And so, on the question of how Jesus could be called “a god” within John 1:1c, when in discussion of Jesus’ own reference to others called “gods” (John 10:34, 35, quoting from Psalm 82:6), there is this:

    “The Hebrew for ‘gods’ (‘elohîm) could refer to various exalted beings besides Yahweh [or, Jehovah], without implying any challenge to monotheism,…”

    Taken from: Blomberg, Craig L. (b.?-d.?), Distinguished professor of New Testament, Denver Seminary, Colorado; Ph.D. from the University of Aberdeen, Scotland. “The Historical Reliability of John’s Gospel: Issues & Commentary.” (Downers Grove, Illinois: InterVarsity Press, c2002), “The feast of Dedication” ([John] 10:22-42), p. 163. BS2615.6.H55 B56 2002 / 2001051563.

    Thank you, JohnOneOne.

    • humblesmith says:

      I’ll check out the reference when I get a chance, thanks. I’ll have to see the context before I can fully comment, but on the surface, it would appear that this is again merely pointing out that there are different senses of the term, which was never in question. Any good lexicon, such as BDB, or theological wordbook, such as Theological Wordbook of the OT (Harris, Archer, Waltke) will say this. So the definition of elohim was never in question, or its use as meaning more than YHWH. Instead, the question is whether in the context of the use of this term and others in the OT, is there a place where non-YHWH “gods” are used in a sense that YHWH considers as 1) actually existing as a separate being (e.g., not an appearance or representation of YHWH), and 2) good, to be held in higher esteem than a regular human. My statements have been to say God’s clear, repeated statements are to say He is the only God and there are no others.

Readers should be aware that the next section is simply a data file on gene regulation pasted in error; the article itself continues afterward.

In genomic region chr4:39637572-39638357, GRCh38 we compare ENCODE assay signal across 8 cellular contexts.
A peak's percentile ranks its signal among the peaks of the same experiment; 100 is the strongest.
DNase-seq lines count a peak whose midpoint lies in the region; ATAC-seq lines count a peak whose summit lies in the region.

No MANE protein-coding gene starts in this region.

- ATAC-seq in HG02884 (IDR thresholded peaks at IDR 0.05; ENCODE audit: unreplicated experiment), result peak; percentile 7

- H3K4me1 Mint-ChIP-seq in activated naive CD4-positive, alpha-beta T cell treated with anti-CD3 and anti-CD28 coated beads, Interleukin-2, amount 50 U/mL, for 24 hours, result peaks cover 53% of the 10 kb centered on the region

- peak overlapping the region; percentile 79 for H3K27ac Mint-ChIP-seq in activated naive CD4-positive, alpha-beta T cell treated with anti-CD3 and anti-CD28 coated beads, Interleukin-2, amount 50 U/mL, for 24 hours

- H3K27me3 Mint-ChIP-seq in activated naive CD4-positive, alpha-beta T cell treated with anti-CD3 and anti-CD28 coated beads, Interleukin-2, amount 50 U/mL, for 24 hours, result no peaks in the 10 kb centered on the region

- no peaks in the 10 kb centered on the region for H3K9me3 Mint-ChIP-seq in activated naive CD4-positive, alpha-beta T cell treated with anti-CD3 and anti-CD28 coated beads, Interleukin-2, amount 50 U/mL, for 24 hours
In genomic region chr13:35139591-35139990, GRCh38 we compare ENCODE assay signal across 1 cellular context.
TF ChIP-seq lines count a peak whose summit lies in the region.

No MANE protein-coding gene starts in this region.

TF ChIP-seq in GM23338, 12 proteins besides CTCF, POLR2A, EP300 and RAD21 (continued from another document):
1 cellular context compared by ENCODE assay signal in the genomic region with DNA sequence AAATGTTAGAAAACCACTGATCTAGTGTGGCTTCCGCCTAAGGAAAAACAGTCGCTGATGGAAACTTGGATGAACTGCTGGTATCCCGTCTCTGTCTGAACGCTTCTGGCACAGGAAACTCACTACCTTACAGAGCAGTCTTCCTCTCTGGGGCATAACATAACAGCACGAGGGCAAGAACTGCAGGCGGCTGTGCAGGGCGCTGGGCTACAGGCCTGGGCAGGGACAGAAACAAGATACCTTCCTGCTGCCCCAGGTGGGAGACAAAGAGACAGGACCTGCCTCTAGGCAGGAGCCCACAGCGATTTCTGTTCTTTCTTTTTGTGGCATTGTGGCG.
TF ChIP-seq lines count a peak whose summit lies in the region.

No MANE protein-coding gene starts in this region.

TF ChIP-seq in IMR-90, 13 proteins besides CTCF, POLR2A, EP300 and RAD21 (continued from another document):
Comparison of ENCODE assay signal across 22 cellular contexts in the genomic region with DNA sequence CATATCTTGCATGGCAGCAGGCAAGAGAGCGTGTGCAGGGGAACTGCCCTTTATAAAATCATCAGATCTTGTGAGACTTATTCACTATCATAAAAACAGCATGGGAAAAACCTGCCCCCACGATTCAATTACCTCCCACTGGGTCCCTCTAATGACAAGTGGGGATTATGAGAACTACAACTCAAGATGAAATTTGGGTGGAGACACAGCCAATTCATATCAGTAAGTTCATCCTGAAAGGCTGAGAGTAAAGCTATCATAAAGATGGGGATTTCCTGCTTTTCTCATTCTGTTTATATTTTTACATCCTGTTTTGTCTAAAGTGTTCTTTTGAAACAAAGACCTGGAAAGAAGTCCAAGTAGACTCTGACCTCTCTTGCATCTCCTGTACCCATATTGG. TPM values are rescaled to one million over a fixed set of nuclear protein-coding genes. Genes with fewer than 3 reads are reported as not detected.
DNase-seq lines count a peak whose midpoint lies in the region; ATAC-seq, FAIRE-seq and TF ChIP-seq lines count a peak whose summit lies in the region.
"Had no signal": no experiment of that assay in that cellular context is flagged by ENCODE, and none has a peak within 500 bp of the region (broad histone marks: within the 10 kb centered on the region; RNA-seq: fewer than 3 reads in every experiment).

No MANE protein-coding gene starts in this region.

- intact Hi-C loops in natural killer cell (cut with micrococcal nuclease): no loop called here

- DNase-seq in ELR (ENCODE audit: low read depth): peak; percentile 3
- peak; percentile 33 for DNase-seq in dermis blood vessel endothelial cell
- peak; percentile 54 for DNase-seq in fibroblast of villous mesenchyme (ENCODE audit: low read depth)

• humblesmith says:

      I replied to this in the post for today, 6/10.

      The conclusion of it was this:
      So it appears that the original quote, apparently by either a Jehovah’s Witness or a Watchtower sympathizer, once again made a similar mistake as so often occurs in Watchtower publications. The quote was incomplete, not in context, did not follow the original references, and ended up implying something the author did not state. The Jehovah’s Witnesses have used this pattern more than once.